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Locks and holds
Many martial arts employ locks and holds successfully. They are an effective way of restraining an opponent and/or damaging the body. Unfortunately, locks and holds require commitment.
We seldom use anything akin to a hold.
Grabbing hold of somebody is only used in tai chi when you are seizing. Instead of grabbing, we use:
4 ounces of pressure
A grab is not a good
for tai chi. It assumes too much.
Seizing is concerned with obtaining an abrupt grip. The grip must be penetrating and cause immediate pain. It should ideally take the balance instantly.
This is not a hold. You are not seeking to restrain the person pending submission. Seizing is designed to gain the attacker's complete attention.
The discomfort they experience prevents coherent thought and calm emotions.
Some people consider 'holding' to be a viable skill but we will not be learning any conventional holds or locks. If you hold somebody, you are committed to maintaining the hold using sustained strength.
At some point you must let go and your opponent is free. What happens then? Also, what if they have friends or are armed? What if they are stronger or more aggressive than you?
We train chin na to be a fleeting action, it involves minimal commitment and the 'baby grip' is commonly used. All 'misplacing the bone' chin na must eventually be performed as a strike.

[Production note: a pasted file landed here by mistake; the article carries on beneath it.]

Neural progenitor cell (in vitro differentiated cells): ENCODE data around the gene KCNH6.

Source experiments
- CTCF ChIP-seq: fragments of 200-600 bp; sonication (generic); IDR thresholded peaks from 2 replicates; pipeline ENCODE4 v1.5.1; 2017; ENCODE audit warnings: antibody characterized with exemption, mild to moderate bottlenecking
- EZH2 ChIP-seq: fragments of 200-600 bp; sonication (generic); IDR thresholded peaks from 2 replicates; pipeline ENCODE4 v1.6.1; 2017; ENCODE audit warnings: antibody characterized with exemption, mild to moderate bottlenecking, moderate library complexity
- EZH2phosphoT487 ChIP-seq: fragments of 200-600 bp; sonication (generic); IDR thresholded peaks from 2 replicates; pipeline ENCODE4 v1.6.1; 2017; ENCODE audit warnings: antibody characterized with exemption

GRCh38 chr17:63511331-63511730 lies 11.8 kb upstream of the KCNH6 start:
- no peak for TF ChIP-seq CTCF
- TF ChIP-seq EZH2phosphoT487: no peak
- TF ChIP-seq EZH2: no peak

If you are grappling with somebody, softness is your means of escape. Strength is an immediate indication of failure.
Force against force is fruitless even if you are the stronger person; it costs energy and wears you out. Use your intuition, your wit and your sensitivity - not your aggression.
Be like water; have substance without tension.
The Tao cannot be avoided.
By attuning to its way, we seem to move less and less with a disturbing wilfulness;
we move with rather than against the nature of things.
Self interest gets in the Way of the Tao.
When we move selflessly, we move with grace,
ease and harmony amid apparent confusion.
The notion of holding is concerned with fixity. Tai chi is fundamentally opposed to holding. Tai chi is about yielding, flowing and moving. It is not about fixity.
The fault of 'holding' can be found in different places within your tai chi:
Rigid, fixed ideas bout things
Patterns of tension within your body
A need to force/control/have your own way
A lack of openness to new/unfamiliar ideas
An unwillingness to try things
Clinging to the known/fear of the unknown
18 April 1995
Last updated 16 June 2023